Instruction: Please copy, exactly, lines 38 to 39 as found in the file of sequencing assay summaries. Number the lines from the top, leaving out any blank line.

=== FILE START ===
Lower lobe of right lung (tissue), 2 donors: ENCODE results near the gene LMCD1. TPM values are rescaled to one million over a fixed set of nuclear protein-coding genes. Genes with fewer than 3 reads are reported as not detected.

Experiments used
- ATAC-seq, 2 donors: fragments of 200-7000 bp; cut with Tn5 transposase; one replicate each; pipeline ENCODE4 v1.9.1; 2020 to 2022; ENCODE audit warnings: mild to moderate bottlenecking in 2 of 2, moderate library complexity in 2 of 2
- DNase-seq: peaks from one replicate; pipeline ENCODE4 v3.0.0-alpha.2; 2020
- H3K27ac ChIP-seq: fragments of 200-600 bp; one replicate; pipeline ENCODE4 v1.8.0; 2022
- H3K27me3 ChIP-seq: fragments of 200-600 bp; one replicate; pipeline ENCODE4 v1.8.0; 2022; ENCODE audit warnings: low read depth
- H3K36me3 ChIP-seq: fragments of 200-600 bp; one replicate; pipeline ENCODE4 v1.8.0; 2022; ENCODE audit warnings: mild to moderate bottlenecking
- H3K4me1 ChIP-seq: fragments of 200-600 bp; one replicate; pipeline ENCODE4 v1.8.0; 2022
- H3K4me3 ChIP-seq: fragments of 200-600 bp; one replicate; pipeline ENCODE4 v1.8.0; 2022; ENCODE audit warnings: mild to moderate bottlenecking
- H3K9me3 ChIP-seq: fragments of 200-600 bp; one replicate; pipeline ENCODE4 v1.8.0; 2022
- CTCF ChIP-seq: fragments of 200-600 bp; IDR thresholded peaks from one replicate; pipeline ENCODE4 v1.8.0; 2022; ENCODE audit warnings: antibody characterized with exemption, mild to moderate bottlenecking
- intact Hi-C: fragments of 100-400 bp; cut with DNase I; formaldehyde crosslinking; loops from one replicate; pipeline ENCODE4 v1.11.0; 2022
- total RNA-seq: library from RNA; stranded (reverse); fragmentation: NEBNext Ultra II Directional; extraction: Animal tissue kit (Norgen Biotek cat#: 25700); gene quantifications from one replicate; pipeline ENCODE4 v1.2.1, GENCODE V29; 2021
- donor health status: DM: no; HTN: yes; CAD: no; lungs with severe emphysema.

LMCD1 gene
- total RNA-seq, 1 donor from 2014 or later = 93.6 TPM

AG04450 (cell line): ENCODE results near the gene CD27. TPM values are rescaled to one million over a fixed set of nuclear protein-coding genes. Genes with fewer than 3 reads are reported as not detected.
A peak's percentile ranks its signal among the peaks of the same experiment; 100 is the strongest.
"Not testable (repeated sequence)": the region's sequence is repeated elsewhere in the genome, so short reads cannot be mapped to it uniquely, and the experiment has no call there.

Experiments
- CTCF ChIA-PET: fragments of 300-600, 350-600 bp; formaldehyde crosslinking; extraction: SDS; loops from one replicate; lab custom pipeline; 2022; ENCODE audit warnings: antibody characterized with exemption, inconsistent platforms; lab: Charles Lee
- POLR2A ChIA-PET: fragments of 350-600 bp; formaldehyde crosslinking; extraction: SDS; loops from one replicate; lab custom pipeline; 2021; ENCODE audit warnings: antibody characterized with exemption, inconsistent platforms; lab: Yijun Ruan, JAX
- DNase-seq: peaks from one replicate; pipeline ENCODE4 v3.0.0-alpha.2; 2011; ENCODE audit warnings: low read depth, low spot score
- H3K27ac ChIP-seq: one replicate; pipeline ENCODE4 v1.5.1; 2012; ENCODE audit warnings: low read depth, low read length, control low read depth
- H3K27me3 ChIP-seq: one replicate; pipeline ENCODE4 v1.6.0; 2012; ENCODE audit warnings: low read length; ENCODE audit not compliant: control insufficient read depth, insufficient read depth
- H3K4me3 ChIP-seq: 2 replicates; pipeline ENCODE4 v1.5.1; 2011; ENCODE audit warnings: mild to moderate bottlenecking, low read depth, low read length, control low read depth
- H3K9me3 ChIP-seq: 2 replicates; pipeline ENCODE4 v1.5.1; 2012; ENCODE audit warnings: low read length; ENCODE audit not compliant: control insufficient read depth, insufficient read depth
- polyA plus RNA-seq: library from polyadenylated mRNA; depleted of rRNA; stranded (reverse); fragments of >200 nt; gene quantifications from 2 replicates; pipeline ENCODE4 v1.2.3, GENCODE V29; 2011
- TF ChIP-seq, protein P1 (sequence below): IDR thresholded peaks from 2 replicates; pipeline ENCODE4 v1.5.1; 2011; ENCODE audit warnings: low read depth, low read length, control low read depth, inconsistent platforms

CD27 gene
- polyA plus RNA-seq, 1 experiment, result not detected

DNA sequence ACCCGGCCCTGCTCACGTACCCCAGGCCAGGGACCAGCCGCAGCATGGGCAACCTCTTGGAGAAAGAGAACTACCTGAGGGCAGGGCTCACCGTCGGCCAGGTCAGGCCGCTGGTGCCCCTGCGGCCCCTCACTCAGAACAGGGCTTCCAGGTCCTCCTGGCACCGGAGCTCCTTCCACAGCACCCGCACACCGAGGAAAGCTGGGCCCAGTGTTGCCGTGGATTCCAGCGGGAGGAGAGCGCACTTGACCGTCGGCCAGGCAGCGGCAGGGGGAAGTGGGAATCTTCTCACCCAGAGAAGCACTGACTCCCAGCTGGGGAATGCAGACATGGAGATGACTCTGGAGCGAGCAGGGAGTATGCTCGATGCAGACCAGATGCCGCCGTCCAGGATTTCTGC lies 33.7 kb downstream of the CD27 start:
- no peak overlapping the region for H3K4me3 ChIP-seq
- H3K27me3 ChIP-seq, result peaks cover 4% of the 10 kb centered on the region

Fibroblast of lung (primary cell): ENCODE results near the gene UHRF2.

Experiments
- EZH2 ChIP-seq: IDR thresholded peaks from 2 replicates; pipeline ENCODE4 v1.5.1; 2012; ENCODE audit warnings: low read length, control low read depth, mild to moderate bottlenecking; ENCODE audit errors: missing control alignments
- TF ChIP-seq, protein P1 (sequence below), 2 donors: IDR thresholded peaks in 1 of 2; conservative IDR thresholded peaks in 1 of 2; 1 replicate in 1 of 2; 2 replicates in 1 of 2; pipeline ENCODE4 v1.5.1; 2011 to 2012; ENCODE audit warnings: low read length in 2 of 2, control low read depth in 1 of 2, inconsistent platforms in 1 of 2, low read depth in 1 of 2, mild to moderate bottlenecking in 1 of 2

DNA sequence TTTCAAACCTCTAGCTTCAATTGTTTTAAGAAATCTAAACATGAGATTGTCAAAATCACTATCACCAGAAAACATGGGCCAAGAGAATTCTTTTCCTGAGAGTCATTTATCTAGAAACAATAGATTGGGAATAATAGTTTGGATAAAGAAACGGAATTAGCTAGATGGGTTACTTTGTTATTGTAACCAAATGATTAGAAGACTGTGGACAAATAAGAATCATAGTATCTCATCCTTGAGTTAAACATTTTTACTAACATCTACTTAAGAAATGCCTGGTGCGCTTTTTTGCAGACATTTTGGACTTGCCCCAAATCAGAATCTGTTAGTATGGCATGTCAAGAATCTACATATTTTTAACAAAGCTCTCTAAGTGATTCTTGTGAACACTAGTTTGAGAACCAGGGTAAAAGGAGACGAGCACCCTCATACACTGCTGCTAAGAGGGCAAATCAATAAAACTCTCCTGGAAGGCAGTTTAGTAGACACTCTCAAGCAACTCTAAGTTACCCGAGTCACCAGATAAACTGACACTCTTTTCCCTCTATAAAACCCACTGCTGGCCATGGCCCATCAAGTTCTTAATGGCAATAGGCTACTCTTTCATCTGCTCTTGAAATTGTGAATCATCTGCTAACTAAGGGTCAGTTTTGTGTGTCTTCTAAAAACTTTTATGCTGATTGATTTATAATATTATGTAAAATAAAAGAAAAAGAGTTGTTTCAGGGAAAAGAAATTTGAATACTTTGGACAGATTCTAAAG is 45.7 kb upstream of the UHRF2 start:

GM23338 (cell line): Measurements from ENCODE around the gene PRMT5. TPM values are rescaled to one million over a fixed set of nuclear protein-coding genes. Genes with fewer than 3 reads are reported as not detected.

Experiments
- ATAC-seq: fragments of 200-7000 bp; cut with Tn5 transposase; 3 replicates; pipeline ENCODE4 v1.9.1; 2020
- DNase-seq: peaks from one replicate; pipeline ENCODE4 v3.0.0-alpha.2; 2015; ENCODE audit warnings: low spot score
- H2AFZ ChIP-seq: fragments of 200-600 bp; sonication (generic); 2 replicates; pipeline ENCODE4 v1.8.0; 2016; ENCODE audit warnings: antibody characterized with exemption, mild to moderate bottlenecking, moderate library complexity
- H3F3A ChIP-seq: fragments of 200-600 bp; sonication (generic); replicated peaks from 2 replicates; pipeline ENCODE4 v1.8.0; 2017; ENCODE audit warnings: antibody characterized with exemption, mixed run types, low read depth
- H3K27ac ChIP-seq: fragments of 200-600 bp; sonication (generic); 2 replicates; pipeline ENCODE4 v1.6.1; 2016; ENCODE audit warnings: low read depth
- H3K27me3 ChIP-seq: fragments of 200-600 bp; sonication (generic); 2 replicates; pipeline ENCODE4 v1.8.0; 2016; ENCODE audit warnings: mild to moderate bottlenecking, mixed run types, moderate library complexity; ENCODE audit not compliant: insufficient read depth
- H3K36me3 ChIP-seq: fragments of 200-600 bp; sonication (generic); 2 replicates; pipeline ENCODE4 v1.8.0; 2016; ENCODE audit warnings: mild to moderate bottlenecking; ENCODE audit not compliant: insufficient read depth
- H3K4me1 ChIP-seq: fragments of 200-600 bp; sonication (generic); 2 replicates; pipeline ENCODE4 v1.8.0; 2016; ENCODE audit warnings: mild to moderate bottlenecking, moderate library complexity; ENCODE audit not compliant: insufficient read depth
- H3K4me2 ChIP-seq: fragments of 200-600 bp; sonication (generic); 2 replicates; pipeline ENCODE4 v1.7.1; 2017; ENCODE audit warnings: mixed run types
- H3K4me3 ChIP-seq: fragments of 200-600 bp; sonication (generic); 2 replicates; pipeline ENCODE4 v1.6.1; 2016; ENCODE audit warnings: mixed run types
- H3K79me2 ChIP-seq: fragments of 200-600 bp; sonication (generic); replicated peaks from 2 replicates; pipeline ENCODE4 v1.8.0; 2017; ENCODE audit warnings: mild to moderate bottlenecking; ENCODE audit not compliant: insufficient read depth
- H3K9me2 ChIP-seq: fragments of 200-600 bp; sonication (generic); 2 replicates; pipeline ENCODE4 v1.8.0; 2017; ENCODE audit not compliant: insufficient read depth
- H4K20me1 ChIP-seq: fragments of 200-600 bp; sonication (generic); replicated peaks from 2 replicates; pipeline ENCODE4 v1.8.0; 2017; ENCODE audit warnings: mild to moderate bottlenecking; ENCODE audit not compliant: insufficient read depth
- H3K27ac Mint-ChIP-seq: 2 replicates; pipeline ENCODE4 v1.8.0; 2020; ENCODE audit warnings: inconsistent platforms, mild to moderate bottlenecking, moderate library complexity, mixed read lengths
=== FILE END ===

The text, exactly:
- TF ChIP-seq, protein P1 (sequence below), 2 donors: IDR thresholded peaks in 1 of 2; conservative IDR thresholded peaks in 1 of 2; 1 replicate in 1 of 2; 2 replicates in 1 of 2; pipeline ENCODE4 v1.5.1; 2011 to 2012; ENCODE audit warnings: low read length in 2 of 2, control low read depth in 1 of 2, inconsistent platforms in 1 of 2, low read depth in 1 of 2, mild to moderate bottlenecking in 1 of 2

DNA sequence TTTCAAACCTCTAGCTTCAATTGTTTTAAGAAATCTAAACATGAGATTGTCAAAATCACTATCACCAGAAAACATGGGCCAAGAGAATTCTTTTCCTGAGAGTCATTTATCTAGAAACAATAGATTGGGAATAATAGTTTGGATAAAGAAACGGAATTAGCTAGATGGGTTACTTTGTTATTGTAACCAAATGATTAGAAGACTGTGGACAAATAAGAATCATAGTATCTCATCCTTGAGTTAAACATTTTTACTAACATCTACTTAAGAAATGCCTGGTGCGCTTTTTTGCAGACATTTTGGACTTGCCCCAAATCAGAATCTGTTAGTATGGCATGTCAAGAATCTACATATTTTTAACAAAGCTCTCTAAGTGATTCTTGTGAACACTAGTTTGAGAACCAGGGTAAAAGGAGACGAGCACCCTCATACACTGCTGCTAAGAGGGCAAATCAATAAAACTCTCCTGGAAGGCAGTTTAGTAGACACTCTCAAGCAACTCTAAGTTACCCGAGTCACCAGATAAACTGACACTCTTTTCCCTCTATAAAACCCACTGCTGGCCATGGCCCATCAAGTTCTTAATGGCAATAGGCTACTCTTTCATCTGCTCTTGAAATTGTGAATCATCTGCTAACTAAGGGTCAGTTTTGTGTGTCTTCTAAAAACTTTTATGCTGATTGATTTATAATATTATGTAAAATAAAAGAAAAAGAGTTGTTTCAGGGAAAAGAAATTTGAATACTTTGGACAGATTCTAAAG is 45.7 kb upstream of the UHRF2 start: